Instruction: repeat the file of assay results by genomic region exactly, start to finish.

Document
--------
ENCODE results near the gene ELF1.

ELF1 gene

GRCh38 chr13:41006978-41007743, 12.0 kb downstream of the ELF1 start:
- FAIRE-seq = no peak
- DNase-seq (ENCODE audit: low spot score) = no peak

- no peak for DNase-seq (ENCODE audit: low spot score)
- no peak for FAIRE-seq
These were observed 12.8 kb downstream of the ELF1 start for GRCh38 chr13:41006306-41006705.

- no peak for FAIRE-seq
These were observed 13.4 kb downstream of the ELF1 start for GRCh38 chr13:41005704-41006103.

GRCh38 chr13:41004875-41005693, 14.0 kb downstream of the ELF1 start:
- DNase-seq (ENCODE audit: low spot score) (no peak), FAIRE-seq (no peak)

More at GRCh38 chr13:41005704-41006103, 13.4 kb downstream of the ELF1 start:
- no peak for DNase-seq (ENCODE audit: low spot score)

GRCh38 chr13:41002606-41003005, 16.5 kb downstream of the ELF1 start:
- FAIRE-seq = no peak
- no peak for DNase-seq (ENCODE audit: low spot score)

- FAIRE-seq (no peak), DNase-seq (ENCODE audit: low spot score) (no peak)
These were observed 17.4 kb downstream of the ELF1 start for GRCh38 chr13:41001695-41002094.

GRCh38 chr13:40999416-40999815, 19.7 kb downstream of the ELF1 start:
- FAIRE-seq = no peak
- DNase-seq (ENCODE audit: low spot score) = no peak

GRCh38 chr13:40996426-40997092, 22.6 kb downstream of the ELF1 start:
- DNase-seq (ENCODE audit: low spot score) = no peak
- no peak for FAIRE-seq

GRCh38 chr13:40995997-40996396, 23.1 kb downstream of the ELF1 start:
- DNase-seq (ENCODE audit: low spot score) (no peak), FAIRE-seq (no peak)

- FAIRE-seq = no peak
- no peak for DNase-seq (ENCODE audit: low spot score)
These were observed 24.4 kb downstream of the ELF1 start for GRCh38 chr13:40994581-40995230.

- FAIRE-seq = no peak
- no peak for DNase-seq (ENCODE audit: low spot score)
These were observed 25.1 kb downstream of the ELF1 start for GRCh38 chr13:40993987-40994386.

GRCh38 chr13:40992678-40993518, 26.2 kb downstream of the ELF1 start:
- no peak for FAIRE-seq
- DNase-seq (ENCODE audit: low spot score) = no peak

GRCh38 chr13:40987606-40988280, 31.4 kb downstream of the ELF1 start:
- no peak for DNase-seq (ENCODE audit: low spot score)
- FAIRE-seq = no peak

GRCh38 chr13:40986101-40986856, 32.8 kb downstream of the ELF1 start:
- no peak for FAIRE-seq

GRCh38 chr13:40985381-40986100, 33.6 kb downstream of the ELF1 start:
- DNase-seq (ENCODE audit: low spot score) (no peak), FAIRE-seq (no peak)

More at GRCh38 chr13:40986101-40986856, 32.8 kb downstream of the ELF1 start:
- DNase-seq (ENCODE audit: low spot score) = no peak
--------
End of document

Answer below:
ENCODE results near the gene ELF1.

ELF1 gene

GRCh38 chr13:41006978-41007743, 12.0 kb downstream of the ELF1 start:
- FAIRE-seq = no peak
- DNase-seq (ENCODE audit: low spot score) = no peak

- no peak for DNase-seq (ENCODE audit: low spot score)
- no peak for FAIRE-seq
These were observed 12.8 kb downstream of the ELF1 start for GRCh38 chr13:41006306-41006705.

- no peak for FAIRE-seq
These were observed 13.4 kb downstream of the ELF1 start for GRCh38 chr13:41005704-41006103.

GRCh38 chr13:41004875-41005693, 14.0 kb downstream of the ELF1 start:
- DNase-seq (ENCODE audit: low spot score) (no peak), FAIRE-seq (no peak)

More at GRCh38 chr13:41005704-41006103, 13.4 kb downstream of the ELF1 start:
- no peak for DNase-seq (ENCODE audit: low spot score)

GRCh38 chr13:41002606-41003005, 16.5 kb downstream of the ELF1 start:
- FAIRE-seq = no peak
- no peak for DNase-seq (ENCODE audit: low spot score)

- FAIRE-seq (no peak), DNase-seq (ENCODE audit: low spot score) (no peak)
These were observed 17.4 kb downstream of the ELF1 start for GRCh38 chr13:41001695-41002094.

GRCh38 chr13:40999416-40999815, 19.7 kb downstream of the ELF1 start:
- FAIRE-seq = no peak
- DNase-seq (ENCODE audit: low spot score) = no peak

GRCh38 chr13:40996426-40997092, 22.6 kb downstream of the ELF1 start:
- DNase-seq (ENCODE audit: low spot score) = no peak
- no peak for FAIRE-seq

GRCh38 chr13:40995997-40996396, 23.1 kb downstream of the ELF1 start:
- DNase-seq (ENCODE audit: low spot score) (no peak), FAIRE-seq (no peak)

- FAIRE-seq = no peak
- no peak for DNase-seq (ENCODE audit: low spot score)
These were observed 24.4 kb downstream of the ELF1 start for GRCh38 chr13:40994581-40995230.

- FAIRE-seq = no peak
- no peak for DNase-seq (ENCODE audit: low spot score)
These were observed 25.1 kb downstream of the ELF1 start for GRCh38 chr13:40993987-40994386.

GRCh38 chr13:40992678-40993518, 26.2 kb downstream of the ELF1 start:
- no peak for FAIRE-seq
- DNase-seq (ENCODE audit: low spot score) = no peak

GRCh38 chr13:40987606-40988280, 31.4 kb downstream of the ELF1 start:
- no peak for DNase-seq (ENCODE audit: low spot score)
- FAIRE-seq = no peak

GRCh38 chr13:40986101-40986856, 32.8 kb downstream of the ELF1 start:
- no peak for FAIRE-seq

GRCh38 chr13:40985381-40986100, 33.6 kb downstream of the ELF1 start:
- DNase-seq (ENCODE audit: low spot score) (no peak), FAIRE-seq (no peak)

More at GRCh38 chr13:40986101-40986856, 32.8 kb downstream of the ELF1 start:
- DNase-seq (ENCODE audit: low spot score) = no peak